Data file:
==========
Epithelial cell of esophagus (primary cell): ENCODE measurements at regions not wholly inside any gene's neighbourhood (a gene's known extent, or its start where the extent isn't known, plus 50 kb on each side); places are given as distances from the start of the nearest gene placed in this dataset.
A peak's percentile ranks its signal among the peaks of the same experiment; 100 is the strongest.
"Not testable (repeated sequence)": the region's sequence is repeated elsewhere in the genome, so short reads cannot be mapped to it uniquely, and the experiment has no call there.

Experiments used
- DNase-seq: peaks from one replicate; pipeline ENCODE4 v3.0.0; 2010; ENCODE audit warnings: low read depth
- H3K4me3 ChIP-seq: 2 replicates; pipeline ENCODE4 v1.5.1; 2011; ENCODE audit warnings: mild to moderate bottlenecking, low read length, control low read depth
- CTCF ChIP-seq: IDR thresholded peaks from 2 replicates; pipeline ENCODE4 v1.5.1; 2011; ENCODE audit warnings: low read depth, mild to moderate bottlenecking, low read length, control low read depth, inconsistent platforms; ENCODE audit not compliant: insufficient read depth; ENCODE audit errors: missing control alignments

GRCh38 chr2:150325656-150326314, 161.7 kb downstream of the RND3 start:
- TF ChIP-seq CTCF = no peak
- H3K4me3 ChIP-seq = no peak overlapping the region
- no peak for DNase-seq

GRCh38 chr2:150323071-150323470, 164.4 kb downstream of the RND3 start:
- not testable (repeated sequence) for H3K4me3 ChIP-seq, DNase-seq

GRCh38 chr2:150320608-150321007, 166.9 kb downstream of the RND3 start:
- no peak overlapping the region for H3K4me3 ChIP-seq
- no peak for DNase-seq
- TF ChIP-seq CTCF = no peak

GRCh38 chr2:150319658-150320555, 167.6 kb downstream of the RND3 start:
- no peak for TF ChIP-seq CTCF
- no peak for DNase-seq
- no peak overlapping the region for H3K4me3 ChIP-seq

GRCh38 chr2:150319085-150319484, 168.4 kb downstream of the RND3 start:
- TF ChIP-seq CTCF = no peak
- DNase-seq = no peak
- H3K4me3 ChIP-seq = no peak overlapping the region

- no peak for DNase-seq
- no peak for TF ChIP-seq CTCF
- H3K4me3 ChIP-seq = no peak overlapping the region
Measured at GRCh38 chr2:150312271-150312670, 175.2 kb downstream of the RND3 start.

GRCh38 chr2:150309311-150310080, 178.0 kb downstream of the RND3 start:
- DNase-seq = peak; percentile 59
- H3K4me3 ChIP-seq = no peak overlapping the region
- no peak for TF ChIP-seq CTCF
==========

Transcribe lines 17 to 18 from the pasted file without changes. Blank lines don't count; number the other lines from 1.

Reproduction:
- TF ChIP-seq CTCF = no peak

GRCh38 chr2:150319658-150320555, 167.6 kb downstream of the RND3 start: